In Flanders Fields

By John McCrae

In Flanders fields the poppies blow

Between the crosses, row on row,

That mark our place; and in the sky

The larks, still bravely singing, fly

Scarce heard amid the guns below.

We are the Dead. Short days ago

We lived, felt dawn, saw sunset glow,

Loved and were loved, and now we lie,

In Flanders fields.

Take up our quarrel with the foe:

To you from failing hands we throw

The torch; be yours to hold it high.

If ye break faith with us who die

We shall not sleep, though poppies grow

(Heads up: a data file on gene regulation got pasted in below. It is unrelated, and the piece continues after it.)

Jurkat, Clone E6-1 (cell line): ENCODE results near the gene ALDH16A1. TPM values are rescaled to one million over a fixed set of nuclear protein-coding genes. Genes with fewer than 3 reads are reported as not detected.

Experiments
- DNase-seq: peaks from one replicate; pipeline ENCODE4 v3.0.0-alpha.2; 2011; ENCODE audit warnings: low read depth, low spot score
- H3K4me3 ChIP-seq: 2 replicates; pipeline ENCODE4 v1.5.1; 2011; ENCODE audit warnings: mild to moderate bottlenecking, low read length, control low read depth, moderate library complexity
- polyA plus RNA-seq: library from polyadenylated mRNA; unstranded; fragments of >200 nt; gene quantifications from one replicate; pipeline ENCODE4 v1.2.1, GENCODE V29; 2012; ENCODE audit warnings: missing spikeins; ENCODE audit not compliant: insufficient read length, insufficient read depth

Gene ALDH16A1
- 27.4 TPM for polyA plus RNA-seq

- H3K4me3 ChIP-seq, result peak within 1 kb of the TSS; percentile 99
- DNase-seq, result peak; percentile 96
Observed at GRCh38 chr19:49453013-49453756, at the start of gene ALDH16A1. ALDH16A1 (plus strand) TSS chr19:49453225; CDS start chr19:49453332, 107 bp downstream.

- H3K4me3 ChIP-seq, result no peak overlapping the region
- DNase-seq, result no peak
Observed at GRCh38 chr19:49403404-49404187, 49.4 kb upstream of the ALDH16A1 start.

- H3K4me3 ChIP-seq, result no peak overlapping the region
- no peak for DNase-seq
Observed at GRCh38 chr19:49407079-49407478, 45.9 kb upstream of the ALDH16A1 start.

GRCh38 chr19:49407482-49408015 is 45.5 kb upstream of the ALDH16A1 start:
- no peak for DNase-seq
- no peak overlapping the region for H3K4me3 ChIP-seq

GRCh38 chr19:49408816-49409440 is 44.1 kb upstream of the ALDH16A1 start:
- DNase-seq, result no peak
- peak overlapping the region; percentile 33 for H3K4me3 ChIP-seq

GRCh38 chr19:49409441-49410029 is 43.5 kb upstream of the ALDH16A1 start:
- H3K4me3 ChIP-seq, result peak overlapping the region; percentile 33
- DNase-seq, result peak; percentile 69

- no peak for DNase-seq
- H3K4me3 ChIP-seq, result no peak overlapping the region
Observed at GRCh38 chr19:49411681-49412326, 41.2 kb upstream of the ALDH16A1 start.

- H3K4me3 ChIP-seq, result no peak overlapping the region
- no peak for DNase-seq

In Flanders fields.

Lieutenant-Colonel John McCrae, soldier, physician, and poet, was born in 1872 in Guelph, Ont. The noted pathologist and army physician re-upped at age 41.He brought his horse Bonfire with him when he shipped overseas to serve as a field surgeon. After three years of service, McCrae died in 1918 in Wimereux, France, of pneumonia and meningitis. McCrae’s In Flanders Fields is still the most famous poem of war.